The concept of a hometown is a complicated one. When people smile and ask “where are you from?” my mind races. Are they referring to the home that gave me this brown skin? The city where I’ve celebrated major milestones in my short 21 years of life? The place where I finally felt like I could put down my things and stay for a while? The answer to each of these questions is different, so I’ve been searching for a place where I can honor the time when I grew up on the periphery of Seattle and when I finally made it to the city.
When people ask about where I’m from, the short answer is straightforward. I was born at the University of Washington Medical Center – and 6 weeks early because I’ve been trying to get ahead of the curve since the beginning. Shortly after, I spent the first 17 years of my life in Federal Way, Washington, a city that’s identified by its 30-mile proximity from Seattle. As a result, I resided near the bleeding age of change that never hit my community. Other school districts were teaching their kids to code as early as 3rd grade, but I didn’t even realize how fast the tech industry was changing the city of Seattle until I got to college.
Even though I was rooted in city bounds that were made for people just passing through, I was always in transit. I would drive to Tacoma at 7 a.m. with my father, sometimes for school and other times to sit in the back of his private practice and file charts. On the weekends, I’d stand on my tippy toes to buy chocolate thumbprint cookies and frozen yogurt from Pike Place Market. As long as I could turn the corner and see my house at the end of the day, I could breathe a sigh of relief. Federal Way was my home base, and that’s not something that everyone can say.
But when my co-workers and classmates and friends ask “where are you from?” and wait expectedly for a short answer, I find myself wishing they would ask, “where do you feel at home?” Without this latter question, you’d miss the story of how my parents went to medical school in Pakistan, immigrated to New York, passed through Chicago, and settled down in Washington State where they would build a life for our family. It is because of them that I have been able to make a life here with my brown skin and Muslim faith and dark eyes that see the world a little bit more clearly. The home of my mother country, Pakistan, has always been inside of me, and it continues to inform my definition of “home.” For this reason, I know that Ineed to be somewhere that acknowledges my history and the fact that home does not have to be one physical place. I carry my Pakistani roots with me in the colorful outfits I wear, the spices on my tongue, and the flowers on my shoulder that bloom like the ones my mom used to see in her hometown in Karachi. And so, I’m learning to only find home in places that allow me to celebrate every part of me. This began to manifest in small ways like that corner stores that sell cardamom pods by the bag or conversations about how to say “Pakistan” with the right inflection.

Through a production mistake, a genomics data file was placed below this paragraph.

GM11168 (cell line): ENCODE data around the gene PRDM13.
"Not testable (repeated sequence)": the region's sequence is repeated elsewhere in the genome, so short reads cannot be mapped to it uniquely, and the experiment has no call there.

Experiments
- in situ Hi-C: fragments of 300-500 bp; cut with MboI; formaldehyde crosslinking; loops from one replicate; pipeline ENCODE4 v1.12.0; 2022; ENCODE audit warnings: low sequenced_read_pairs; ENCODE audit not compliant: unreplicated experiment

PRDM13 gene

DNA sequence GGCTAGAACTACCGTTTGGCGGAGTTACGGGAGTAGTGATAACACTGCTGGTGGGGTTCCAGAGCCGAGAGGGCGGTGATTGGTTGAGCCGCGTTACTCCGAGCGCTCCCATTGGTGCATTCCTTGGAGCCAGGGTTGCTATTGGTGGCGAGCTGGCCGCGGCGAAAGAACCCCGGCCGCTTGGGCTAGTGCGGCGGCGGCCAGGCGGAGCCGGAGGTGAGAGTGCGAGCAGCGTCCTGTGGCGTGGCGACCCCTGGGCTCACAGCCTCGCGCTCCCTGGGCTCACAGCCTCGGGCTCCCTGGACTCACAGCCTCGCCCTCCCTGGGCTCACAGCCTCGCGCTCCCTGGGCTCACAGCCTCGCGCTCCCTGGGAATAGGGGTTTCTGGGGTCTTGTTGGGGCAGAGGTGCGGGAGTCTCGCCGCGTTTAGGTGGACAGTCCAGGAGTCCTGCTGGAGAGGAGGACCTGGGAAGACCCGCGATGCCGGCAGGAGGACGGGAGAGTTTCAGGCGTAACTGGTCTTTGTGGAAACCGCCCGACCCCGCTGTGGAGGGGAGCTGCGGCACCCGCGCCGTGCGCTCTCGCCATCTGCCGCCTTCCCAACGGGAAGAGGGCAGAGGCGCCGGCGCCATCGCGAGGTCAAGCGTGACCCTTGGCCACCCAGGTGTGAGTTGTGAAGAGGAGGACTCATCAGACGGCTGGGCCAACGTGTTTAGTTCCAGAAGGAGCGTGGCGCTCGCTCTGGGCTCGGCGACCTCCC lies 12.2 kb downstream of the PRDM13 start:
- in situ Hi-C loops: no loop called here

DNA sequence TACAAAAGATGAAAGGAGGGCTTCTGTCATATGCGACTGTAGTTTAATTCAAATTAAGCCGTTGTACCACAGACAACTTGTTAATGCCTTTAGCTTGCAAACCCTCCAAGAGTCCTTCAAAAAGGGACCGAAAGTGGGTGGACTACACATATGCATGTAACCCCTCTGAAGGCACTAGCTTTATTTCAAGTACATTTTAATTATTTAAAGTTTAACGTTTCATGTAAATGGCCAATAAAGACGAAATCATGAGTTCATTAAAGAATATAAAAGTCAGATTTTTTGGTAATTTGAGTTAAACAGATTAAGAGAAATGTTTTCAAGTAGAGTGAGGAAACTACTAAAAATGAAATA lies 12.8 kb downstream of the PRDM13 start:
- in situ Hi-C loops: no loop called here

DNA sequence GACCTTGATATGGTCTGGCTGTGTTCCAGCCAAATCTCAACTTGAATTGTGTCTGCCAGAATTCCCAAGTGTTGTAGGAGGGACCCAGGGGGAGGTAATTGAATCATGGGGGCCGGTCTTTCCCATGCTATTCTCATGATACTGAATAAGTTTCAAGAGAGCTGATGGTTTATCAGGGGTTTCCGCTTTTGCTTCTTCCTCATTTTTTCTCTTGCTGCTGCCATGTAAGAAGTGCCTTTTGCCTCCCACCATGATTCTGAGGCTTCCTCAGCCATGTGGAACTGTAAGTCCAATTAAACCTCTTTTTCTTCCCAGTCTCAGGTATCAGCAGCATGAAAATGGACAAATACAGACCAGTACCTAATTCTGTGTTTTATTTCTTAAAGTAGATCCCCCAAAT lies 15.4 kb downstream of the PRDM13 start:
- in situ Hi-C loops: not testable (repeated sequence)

The way same my Pakistani roots have always been a part of me, I feel lucky to have grown up in a place that has changed with me. No, I don’t have those marks on the wall that show how my height has changed or a copy of my science fair presentation about maglev trains from third grade. But I can pinpoint moments when the city fought to be seen as a place that was capable of growth and supporting a new wave of people like me – anybody who had a story to tell that was rooted in a rich ancestry that predates their time on this Earth. Like the story of my family is forever changed by the India-Pakistan partition, I think about how the Galaxy Theater where I celebrated by 7th and 9th and 11th birthday was ultimately converted to a $2 theater with re-runs only when a shiny new theater opened a block away. I remember when rounding the corner and waiting 30 minutes for the opening of Coldstone Creamery that led to the closure of Baskin Robins, the first place where I could be greeted with a scoop of cookie dough ice cream upon entering the store because I was a “regular.” Only then did I realize that the places that I love will always be in flux, just like me.